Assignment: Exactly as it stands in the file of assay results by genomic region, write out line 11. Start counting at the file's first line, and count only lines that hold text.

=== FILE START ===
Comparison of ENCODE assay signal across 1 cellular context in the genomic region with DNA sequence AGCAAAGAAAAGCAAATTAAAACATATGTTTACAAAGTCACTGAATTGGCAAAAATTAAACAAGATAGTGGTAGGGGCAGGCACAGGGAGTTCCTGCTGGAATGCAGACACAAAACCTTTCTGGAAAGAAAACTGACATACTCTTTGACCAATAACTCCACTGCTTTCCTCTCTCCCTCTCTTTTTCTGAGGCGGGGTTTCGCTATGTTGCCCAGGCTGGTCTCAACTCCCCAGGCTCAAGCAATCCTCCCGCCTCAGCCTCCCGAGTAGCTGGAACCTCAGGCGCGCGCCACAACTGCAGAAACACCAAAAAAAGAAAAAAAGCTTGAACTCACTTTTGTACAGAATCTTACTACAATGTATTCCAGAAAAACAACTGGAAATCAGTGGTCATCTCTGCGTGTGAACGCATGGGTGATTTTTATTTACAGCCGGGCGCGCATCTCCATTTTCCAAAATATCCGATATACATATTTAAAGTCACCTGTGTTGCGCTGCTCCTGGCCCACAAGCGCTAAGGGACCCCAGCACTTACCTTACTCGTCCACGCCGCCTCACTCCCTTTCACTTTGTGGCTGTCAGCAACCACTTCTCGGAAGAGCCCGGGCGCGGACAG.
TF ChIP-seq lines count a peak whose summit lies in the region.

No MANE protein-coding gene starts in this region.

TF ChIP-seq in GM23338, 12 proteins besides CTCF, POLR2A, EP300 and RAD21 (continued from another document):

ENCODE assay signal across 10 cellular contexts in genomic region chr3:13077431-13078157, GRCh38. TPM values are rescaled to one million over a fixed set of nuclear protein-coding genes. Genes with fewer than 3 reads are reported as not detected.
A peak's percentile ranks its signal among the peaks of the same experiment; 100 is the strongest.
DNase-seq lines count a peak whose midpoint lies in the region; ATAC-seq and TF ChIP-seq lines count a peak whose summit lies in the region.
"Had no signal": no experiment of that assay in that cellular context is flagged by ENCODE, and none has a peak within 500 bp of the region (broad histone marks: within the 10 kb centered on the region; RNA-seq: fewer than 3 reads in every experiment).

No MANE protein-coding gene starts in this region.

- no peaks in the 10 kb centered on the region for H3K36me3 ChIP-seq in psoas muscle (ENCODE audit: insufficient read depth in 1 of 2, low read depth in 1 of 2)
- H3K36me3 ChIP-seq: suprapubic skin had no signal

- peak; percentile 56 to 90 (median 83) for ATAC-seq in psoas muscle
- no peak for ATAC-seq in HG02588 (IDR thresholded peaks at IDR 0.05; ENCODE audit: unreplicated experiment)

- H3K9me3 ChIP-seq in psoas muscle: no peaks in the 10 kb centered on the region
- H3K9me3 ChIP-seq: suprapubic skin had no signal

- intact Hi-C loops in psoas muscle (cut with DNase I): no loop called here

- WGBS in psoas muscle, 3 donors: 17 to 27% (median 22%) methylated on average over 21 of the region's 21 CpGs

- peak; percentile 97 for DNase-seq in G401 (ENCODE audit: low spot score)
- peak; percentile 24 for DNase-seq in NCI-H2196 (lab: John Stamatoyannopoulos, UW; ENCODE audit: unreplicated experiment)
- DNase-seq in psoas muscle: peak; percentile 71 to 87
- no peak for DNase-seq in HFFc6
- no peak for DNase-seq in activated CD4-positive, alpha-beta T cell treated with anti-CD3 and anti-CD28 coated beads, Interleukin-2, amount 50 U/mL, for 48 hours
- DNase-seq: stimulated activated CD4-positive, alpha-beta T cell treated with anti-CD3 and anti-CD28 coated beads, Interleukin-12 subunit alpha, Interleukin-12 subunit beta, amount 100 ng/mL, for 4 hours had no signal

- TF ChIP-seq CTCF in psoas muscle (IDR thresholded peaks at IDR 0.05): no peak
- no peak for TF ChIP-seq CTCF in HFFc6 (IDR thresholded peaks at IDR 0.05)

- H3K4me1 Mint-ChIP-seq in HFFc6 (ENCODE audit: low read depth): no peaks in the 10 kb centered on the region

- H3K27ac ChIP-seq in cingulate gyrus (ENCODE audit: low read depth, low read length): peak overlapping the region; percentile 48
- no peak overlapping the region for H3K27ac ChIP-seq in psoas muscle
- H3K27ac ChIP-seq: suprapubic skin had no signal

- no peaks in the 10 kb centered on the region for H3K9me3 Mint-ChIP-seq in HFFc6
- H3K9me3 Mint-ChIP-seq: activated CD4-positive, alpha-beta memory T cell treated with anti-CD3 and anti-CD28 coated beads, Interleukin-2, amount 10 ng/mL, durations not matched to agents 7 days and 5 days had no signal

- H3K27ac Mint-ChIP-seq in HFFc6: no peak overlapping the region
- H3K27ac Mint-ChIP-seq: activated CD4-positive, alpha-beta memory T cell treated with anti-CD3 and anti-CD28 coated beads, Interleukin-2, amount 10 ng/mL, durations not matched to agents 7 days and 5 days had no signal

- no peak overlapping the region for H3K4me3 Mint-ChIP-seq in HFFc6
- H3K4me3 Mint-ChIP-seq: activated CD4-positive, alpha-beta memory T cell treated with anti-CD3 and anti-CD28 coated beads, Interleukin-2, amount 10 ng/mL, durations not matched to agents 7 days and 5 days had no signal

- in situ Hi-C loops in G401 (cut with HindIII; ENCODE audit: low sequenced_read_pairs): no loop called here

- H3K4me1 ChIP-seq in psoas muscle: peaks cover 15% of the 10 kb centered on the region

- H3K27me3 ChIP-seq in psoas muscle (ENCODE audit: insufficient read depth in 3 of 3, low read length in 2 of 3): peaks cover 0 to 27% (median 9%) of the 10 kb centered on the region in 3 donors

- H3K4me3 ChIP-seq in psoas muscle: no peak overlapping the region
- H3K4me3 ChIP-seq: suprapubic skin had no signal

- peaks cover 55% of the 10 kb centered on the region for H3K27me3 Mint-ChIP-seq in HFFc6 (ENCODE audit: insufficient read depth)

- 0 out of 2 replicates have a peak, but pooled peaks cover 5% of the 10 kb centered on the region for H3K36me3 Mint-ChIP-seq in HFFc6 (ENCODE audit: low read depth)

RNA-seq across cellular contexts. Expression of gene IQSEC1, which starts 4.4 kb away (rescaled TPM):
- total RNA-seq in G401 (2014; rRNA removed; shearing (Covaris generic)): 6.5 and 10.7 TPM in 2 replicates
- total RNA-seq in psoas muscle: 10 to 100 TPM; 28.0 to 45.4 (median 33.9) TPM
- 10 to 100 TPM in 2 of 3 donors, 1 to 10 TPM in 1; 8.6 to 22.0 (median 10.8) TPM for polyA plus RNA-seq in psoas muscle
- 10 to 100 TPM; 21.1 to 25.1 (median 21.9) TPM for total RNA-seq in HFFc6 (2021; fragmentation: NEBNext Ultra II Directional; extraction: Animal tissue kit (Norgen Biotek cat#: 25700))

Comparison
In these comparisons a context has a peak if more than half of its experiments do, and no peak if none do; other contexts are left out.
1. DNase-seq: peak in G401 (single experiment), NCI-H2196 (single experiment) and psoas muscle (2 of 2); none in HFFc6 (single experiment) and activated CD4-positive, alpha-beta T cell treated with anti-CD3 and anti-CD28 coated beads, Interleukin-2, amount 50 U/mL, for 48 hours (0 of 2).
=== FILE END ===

- H3K36me3 ChIP-seq: suprapubic skin had no signal